TOWN OF BEDFORD v. TOWN OF NORTH CASTLE

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Supreme Court, Appellate Division, Second Department, New York.

TOWN OF BEDFORD, Respondent-Appellant, v. Nelson PELTZ, et al., Appellants-Respondents; TOWN OF NORTH CASTLE, Intervenor.

Decided: May 21, 2001

FRED T. SANTUCCI, J.P., SONDRA MILLER, LEO F. McGINITY and NANCY E. SMITH, JJ. Shamberg Marwell Hocherman Davis & Hollis, P.C., Mount Kisco, N.Y. (John S. Marwell, Adam L. Wekstein, and Iris J. Iler of counsel), and Paul, Weiss, Rifkind, Wharton & Garrison, New York, N.Y. (Moses Silverman and Ari Berman of counsel), for appellants-respondents (one brief filed). Keane & Beane, P.C., White Plains, N.Y. (Nicholas M. Ward-Willis and Joel H. Sachs of counsel), for respondent-appellant.

In an action, inter alia, for a judgment declaring that the defendants' use of their property for an aircraft takeoff and landing area is in violation of stated provisions of the Zoning Ordinance of the Town of Bedford and General Business Law § 249(3), and for a permanent injunction prohibiting the defendants from using their property for the takeoff or landing of aircraft, the defendants appeal, as limited by their brief and the parties' stipulation, from so much of an order of the Supreme Court, Westchester County (Nicolai, J.), dated March 14, 2000, as, upon reargument, adhered to so much of an order of the same court, dated June 23, 1999, as denied those branches of the plaintiff's motion which were for summary judgment on its causes of action concerning that portion of the property which the defendants acquired in 1986, and the plaintiff cross-appeals, as limited by its brief and the parties' stipulation, from so much of the same order as, upon reargument, adhered to so much of the order dated June 23, 1999, as denied those branches of its motion which were for summary judgment on its causes of action concerning that portion of the property which the defendants acquired in 1986.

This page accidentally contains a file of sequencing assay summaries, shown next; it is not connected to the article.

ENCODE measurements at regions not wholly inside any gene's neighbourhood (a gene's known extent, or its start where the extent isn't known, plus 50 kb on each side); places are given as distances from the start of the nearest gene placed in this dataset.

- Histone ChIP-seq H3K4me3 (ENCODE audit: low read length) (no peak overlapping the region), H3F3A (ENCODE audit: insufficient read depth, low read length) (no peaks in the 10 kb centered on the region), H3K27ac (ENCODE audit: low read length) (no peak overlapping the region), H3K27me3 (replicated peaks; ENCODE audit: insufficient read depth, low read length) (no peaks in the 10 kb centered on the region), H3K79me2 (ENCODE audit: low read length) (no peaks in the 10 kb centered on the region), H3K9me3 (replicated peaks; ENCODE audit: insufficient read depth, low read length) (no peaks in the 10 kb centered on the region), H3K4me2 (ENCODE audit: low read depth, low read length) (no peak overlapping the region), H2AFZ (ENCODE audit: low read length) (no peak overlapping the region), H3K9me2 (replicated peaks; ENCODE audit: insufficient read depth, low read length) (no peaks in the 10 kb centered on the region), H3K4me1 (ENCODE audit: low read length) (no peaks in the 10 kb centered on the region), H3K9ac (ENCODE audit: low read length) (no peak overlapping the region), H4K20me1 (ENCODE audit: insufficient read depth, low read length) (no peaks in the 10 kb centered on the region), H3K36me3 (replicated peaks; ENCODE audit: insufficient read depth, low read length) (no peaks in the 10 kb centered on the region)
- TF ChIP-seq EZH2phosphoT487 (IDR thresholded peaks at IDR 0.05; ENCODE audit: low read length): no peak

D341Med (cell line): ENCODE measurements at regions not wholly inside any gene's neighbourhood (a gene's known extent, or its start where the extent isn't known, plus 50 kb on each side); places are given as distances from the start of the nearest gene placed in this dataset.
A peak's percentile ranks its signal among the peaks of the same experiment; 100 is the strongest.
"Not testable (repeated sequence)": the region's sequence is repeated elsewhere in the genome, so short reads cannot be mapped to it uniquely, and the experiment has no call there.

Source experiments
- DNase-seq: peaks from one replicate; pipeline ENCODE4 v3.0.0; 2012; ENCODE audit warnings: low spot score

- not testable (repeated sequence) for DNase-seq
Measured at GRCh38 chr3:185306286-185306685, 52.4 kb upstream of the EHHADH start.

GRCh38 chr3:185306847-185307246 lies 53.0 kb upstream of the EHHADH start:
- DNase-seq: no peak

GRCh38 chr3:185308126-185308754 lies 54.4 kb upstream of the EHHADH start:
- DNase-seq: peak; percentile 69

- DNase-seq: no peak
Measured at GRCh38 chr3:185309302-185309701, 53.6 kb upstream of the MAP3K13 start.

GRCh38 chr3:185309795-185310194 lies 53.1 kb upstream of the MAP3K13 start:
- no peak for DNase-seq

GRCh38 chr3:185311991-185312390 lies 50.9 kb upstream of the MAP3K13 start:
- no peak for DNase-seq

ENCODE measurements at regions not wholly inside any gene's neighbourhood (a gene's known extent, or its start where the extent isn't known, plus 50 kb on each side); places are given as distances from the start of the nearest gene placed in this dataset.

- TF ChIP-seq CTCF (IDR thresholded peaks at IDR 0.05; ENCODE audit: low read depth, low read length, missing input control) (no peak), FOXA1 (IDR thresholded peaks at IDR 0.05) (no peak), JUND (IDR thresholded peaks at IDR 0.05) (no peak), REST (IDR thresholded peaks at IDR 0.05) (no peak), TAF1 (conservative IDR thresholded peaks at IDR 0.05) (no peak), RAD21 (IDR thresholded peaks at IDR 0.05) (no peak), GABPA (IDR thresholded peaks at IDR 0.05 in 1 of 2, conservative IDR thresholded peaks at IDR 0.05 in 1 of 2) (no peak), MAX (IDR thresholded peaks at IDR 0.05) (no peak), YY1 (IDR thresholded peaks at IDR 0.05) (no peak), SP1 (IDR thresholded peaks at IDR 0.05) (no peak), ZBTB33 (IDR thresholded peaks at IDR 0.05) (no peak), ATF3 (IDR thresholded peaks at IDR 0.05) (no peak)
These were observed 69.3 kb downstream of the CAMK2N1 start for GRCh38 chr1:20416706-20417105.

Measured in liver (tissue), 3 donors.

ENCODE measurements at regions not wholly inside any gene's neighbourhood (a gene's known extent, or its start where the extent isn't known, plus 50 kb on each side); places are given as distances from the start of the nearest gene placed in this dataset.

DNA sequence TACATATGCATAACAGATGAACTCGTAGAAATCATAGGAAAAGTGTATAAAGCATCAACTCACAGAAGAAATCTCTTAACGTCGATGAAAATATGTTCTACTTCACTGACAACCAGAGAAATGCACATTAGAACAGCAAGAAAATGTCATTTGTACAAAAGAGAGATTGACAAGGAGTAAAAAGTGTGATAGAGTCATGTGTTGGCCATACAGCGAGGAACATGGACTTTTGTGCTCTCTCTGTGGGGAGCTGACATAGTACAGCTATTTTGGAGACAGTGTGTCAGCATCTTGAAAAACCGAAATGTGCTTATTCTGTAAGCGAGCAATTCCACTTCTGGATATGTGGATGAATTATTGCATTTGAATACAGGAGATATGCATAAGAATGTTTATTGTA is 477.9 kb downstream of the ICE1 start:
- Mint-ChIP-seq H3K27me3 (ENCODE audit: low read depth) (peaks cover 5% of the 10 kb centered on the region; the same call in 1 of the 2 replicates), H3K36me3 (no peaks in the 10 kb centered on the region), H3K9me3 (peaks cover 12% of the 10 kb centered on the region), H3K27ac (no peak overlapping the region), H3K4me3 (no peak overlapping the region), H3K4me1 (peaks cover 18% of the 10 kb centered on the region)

ORDERED that the appeal is dismissed, without costs or disbursements, as the defendants are not aggrieved by the portion of the order dated March 14, 2000, appealed from (see, CPLR 5511);  and it is further,

ORDERED that the order dated March 14, 2000, is reversed insofar as cross-appealed from, on the law, with costs, those branches of the plaintiff's motion which were for summary judgment on its causes of action concerning that portion of the property which the defendants acquired in 1986 are granted, so much of the order dated June 23, 1999, as denied those branches of the plaintiff's motion is vacated, and the matter is remitted to the Supreme Court, Westchester County, for the entry of a judgment declaring that the defendants' use of their property for the take off and landing of aircraft is prohibited by, inter alia, General Business Law § 249 and Zoning Ordinance of the Town of Bedford § 125-29.1, and that the defendants have not demonstrated a pre-existing nonconforming use excepting their property from this ordinance.